To some it might seem an odd mixture, Leeds boy-cum-Sophoclean bard, but this is precisely what makes his poetry so formidable - and readable. He's a dyed-in-the-wool Yorkshireman whose work is rooted in the landscape and culture of northern England. The whole point of his stunning cycle of Mysteries at the National Theatre was that they used northern actors. "I hated the idea that God had to be John Gielgud," he remembers. "I hate the anglicanisation of culture, the idea that culture is genteel. It's not genteel. And anyway, these were York-Wakefield mysteries. They had to have northern voices - short vowels, strong alliterative consonants. You only have to listen to understand that."

But he has also travelled widely (he taught for years in Nigeria and Prague) and is an eager classicist: his version of the Oresteia at the National reminded a new generation of the power and vigour of Greek tragedy. His new project is a verse drama called The Labourers of Heracles, which will be based on fragments of a barely known Greek dramatist and will be performed at the 1997 Theatre Olympics in Delphi. He is researching the subject in depth: he has been reading histories of concrete, and was thrilled to notice that one of Greece's biggest cement companies is called Heracles. They are lending him some cement mixers for the labourers to fill with rubble as they excavate - and destroy - an ancient statue.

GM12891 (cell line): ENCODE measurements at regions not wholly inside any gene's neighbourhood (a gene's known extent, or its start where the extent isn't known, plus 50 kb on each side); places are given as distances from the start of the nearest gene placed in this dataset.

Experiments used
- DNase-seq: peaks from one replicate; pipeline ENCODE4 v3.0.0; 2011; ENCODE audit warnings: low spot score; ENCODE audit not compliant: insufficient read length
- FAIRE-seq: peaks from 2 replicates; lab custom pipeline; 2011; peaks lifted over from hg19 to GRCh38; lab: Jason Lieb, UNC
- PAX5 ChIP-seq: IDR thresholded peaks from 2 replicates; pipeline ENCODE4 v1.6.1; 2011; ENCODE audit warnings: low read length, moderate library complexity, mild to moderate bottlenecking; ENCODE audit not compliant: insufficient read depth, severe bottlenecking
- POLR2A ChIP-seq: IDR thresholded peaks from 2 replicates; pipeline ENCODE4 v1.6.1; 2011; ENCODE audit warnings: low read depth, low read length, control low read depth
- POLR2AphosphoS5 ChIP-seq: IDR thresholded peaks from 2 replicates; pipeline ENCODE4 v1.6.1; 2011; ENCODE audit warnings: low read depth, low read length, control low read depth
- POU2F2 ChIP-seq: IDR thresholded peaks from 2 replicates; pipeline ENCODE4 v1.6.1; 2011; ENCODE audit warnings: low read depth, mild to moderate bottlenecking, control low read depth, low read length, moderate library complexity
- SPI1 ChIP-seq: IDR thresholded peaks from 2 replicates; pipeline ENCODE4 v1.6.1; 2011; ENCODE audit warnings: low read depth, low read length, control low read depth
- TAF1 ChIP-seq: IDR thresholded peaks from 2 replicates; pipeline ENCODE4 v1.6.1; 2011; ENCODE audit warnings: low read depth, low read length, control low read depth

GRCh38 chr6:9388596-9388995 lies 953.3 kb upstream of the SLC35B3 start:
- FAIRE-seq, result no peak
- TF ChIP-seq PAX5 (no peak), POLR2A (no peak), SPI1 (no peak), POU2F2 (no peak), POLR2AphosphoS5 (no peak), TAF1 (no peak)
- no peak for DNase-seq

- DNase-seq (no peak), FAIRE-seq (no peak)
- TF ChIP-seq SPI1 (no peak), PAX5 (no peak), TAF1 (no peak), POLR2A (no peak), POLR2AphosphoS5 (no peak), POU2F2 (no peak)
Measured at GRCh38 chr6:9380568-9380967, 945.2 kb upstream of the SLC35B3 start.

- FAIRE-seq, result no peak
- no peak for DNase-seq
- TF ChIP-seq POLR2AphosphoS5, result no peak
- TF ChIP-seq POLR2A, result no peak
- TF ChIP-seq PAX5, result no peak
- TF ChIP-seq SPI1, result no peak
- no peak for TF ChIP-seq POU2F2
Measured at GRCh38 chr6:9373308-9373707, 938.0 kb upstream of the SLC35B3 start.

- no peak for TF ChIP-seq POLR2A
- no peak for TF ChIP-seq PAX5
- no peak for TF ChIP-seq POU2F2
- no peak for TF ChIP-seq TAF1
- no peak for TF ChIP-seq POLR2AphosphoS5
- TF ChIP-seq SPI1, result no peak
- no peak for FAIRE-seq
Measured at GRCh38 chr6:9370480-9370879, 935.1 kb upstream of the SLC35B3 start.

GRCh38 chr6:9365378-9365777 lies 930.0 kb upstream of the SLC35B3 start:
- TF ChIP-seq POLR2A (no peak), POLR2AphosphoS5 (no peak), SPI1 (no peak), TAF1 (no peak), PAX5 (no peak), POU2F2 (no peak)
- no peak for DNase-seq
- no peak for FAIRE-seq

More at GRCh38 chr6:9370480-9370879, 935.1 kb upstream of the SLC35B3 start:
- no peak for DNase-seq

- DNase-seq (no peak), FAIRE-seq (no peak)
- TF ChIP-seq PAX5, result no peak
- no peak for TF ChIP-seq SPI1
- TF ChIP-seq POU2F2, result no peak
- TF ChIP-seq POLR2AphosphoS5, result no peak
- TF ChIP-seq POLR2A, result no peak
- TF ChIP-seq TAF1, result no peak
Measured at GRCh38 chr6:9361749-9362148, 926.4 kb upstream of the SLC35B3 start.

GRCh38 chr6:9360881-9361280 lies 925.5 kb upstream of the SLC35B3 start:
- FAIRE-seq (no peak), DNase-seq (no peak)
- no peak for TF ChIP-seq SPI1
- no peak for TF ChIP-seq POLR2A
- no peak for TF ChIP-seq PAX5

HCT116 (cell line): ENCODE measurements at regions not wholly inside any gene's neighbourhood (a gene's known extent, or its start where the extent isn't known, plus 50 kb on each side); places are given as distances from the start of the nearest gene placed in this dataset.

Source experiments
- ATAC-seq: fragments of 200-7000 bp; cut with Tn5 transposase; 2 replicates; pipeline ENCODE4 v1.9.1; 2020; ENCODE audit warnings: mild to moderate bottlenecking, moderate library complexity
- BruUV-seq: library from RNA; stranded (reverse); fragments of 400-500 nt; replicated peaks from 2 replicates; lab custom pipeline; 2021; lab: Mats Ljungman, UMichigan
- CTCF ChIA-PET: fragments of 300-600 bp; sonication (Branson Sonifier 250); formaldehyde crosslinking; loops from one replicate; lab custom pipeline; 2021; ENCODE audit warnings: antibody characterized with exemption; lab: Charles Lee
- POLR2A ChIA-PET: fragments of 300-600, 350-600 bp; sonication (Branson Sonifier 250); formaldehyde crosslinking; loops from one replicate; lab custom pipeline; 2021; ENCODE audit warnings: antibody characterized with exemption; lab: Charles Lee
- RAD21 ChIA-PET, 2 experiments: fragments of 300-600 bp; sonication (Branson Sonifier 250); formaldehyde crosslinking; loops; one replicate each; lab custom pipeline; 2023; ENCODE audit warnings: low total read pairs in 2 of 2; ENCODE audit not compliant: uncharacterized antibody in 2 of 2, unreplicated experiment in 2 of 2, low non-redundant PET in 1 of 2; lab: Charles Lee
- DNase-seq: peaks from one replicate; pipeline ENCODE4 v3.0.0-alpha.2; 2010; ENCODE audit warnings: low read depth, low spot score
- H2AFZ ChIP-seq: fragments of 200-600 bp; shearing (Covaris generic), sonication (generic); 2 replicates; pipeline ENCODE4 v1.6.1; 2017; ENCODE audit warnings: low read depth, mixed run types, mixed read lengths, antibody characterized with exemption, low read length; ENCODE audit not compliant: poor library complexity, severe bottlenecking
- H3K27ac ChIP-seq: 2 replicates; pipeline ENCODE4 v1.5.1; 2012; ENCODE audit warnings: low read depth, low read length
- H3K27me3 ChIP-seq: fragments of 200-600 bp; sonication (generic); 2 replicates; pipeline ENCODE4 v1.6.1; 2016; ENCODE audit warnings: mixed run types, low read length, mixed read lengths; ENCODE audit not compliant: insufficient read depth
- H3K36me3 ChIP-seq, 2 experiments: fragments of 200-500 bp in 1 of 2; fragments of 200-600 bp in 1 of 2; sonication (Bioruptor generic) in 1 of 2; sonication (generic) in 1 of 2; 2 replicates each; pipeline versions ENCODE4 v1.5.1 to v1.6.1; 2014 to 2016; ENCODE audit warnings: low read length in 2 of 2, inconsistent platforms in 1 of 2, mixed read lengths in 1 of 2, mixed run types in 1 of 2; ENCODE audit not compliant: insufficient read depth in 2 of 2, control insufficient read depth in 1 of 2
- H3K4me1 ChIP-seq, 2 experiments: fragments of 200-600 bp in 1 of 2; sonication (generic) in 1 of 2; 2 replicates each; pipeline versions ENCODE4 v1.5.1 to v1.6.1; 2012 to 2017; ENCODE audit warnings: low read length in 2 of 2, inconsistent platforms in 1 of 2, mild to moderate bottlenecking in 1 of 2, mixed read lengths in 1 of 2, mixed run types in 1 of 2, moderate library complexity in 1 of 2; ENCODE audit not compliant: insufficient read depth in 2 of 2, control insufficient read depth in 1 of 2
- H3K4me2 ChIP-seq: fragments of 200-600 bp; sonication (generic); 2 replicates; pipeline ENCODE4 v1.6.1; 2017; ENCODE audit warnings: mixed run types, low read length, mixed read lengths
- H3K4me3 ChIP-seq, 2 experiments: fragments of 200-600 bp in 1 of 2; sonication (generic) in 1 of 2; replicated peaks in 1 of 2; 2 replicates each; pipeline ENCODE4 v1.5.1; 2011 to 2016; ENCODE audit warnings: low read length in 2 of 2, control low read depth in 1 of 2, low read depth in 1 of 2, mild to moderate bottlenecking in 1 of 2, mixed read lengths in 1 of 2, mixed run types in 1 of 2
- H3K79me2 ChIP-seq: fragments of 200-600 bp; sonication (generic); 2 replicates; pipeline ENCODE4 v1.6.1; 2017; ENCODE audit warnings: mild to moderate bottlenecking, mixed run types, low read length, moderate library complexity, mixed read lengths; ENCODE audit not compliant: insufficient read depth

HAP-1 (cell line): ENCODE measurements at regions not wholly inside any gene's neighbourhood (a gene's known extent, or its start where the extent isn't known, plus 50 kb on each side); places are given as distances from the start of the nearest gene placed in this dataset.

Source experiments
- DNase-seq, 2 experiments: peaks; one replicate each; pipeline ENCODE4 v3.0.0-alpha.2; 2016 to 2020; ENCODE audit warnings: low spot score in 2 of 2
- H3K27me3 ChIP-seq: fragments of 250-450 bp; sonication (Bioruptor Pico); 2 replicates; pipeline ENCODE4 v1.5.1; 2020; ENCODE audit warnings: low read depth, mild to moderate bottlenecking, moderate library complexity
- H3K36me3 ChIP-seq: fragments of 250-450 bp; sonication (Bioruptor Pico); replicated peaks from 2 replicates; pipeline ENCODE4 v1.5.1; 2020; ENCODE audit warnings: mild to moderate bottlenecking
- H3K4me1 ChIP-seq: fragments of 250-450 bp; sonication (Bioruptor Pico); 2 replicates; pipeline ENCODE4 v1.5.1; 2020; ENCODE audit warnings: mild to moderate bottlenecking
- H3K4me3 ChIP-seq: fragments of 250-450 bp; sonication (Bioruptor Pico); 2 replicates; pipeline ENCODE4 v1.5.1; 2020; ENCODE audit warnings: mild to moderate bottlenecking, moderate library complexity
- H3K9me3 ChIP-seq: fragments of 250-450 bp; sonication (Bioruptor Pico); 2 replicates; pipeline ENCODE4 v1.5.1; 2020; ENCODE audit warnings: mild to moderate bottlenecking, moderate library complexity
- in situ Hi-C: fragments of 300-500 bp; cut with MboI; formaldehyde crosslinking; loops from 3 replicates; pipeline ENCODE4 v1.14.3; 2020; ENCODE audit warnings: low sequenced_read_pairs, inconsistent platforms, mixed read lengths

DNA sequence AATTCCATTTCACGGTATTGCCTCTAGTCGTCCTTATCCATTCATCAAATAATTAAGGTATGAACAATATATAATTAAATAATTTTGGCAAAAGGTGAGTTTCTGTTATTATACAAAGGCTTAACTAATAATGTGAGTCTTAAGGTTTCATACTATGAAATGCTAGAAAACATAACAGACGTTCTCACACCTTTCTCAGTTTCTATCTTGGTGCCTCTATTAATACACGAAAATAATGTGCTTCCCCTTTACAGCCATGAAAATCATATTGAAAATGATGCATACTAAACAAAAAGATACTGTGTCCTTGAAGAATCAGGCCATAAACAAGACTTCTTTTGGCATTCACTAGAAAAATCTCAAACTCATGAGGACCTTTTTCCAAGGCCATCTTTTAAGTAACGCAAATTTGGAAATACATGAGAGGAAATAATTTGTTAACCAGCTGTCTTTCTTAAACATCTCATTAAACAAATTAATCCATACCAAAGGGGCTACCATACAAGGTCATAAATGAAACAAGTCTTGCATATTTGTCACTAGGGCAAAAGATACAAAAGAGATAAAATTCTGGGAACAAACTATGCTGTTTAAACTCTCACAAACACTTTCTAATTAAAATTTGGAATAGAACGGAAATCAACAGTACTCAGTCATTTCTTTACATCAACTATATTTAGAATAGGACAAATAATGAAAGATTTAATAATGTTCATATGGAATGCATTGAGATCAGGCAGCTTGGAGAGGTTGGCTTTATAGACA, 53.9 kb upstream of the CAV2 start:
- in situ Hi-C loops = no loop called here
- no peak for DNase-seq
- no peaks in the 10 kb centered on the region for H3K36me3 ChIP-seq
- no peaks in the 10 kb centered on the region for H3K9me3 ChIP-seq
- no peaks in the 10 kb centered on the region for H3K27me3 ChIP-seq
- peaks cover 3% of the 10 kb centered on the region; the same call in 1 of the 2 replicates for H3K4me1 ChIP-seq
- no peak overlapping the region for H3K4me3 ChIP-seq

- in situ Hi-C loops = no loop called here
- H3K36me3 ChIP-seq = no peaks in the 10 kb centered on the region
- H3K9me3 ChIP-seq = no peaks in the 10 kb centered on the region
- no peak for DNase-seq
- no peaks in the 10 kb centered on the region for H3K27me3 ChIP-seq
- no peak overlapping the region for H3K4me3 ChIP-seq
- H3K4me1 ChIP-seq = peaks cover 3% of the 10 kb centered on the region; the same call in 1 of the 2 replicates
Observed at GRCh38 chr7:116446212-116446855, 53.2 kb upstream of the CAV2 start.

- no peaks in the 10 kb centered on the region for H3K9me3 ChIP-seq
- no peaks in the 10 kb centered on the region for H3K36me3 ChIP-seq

The contrasts continue. He is dedicated to the idea that poetry is not a private therapeutic matter but a public art, a place for grand arguments and epic deeds (and misdeeds). But he hardly seeks out the limelight. "I hate everything about writing except doing it," he says. And he is a noted effer and blinder in verse. The poems brim with intimate human gestures, but these are always silhouetted against great events and causes. His subject is war, and the pitilessness of war, but his work feels at once ancient and modern, as muscular as sculpture and as quick as a video. It is quite in character that he should have brought poetry to television.